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55 Victoria St N
St Paul, MN, 55104


A community of people seeking to love God and each other in the manner of Jesus--regardless of race, gender, creed, past, present, politics or anything else.


Our Stories

What if our lives aren't random? What if there is a larger story so beautiful and profound we can’t really understand ourselves outside of it? And what if the Author of this grand story is not distant but present, inviting us to participate in the beauty of His restorative story? 

Here you'll find a collection of stories from the Gallery community.  If you'd like to share your story, select the Share Your Story button and fill out the story form.  We'll let you know when it's posted.

emily's story

ACT I    

I was born into a family that had tragically lost a daughter at 9 months old to cancer, but my family chose to move forward- the doctors said this was a rarity. But unfortunately, I didn’t know a normal childhood—whatever that is—past my second birthday when my big brother, Adam, was diagnosed with brain cancer as well. I remember laughing with him, hiding in his closet, playing with him and his friends, and being protected by him. I also remember him being sick.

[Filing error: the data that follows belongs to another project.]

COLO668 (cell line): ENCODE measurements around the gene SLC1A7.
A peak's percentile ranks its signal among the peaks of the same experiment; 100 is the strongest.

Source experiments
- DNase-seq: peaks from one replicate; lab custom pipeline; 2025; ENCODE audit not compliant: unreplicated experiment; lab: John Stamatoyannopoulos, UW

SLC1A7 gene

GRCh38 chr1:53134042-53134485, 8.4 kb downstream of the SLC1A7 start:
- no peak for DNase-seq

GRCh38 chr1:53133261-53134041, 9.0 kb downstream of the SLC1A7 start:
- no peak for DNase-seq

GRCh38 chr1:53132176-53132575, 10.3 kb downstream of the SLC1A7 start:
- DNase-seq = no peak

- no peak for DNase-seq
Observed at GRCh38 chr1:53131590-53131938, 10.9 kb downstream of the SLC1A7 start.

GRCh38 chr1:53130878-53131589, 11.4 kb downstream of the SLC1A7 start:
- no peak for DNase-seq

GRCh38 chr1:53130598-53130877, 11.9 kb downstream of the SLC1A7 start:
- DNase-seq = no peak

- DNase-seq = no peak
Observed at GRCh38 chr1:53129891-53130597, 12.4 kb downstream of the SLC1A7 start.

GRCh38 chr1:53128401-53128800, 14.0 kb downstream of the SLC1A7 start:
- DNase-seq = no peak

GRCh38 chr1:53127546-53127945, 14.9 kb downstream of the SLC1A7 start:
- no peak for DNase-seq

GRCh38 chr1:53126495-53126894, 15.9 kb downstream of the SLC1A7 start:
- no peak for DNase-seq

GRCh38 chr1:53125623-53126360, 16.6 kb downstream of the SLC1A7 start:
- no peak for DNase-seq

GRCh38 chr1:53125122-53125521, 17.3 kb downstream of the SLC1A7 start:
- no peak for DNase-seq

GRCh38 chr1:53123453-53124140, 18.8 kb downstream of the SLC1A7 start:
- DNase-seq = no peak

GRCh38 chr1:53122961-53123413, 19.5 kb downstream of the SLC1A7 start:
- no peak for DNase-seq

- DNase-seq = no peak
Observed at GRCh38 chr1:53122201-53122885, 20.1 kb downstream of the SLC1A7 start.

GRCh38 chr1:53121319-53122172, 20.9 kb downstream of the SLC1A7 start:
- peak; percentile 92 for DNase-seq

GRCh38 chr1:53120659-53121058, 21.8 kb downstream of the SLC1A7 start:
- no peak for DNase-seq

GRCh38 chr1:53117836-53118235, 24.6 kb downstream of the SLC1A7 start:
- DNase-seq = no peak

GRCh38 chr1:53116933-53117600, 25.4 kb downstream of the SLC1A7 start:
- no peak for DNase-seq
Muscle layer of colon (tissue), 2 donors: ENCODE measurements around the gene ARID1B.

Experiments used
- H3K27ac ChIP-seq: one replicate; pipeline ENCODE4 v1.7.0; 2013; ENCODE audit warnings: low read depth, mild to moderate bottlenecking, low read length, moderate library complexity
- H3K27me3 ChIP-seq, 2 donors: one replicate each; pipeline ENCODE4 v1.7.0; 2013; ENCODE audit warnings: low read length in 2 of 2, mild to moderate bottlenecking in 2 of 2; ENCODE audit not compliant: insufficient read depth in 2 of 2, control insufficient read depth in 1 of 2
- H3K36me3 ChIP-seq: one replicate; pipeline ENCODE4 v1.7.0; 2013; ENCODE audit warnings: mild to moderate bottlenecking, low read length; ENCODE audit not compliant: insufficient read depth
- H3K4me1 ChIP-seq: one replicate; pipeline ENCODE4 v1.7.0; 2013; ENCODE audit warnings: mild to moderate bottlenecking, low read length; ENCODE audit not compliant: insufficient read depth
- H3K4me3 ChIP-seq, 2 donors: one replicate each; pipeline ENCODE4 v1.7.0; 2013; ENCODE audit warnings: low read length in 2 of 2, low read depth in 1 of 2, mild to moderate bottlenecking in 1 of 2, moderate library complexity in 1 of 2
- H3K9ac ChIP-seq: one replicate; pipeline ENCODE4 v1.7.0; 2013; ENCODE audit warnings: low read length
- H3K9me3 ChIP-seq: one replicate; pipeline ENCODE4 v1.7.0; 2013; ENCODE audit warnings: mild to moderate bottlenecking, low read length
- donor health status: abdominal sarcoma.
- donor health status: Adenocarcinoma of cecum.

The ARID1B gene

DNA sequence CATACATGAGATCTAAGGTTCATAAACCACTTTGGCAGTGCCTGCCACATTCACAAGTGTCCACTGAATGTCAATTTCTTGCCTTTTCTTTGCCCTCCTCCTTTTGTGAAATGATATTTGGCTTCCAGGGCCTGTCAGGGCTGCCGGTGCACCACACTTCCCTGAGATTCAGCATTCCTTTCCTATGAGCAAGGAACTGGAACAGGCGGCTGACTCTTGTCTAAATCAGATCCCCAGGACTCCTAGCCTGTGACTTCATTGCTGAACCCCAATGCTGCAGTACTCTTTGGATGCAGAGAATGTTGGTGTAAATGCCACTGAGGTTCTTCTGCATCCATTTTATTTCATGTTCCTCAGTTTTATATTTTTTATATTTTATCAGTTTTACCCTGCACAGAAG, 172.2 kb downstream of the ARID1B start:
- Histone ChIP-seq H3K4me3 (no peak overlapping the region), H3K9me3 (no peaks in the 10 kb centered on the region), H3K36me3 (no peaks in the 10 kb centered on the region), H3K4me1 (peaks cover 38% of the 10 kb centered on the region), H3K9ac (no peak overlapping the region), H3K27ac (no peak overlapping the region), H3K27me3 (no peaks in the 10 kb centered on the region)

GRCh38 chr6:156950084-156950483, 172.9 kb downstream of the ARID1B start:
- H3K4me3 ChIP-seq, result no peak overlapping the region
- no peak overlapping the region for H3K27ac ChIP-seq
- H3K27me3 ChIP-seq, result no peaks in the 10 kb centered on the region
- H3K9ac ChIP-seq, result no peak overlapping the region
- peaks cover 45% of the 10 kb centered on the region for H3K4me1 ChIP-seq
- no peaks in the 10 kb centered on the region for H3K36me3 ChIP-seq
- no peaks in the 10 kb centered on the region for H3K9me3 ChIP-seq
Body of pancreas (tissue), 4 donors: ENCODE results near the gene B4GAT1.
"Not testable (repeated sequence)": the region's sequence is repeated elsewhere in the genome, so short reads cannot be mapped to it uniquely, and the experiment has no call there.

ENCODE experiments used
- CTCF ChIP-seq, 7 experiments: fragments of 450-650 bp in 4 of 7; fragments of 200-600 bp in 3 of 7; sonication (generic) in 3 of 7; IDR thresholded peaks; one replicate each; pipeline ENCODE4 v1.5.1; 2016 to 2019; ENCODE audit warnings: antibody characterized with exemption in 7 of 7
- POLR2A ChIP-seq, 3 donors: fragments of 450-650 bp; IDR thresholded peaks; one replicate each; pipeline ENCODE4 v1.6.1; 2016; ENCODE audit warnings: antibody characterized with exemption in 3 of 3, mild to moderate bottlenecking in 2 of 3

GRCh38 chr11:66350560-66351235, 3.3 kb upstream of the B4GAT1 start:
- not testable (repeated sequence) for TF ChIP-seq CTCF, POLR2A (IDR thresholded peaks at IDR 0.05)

I remember that he loved strawberry shakes in the hospital and that he wore bandanas to cover his head, which was absent of hair and skull from chemo and over a dozen brain surgeries. I remember that in spite of all this, he just didn't like needles- and neither do I.

When my big brother was sick, I didn't just miss him. I really missed my mommy. When my mom was at the hospital taking care of my big brother, I would climb into bed with dad at night and ask for mom. My dad, of course, told me that she was at the hospital with brother and I would cry and say that I need my mommy too. We would cry together and fall asleep. And when I was 7 and my big brother was 16, Adam asked our mom to stop praying for him so that he could go home. I’m sure she didn't stop praying, but I’m sure she did stop asking for healing and instead asked for mercy for his little body. And Adam did go home.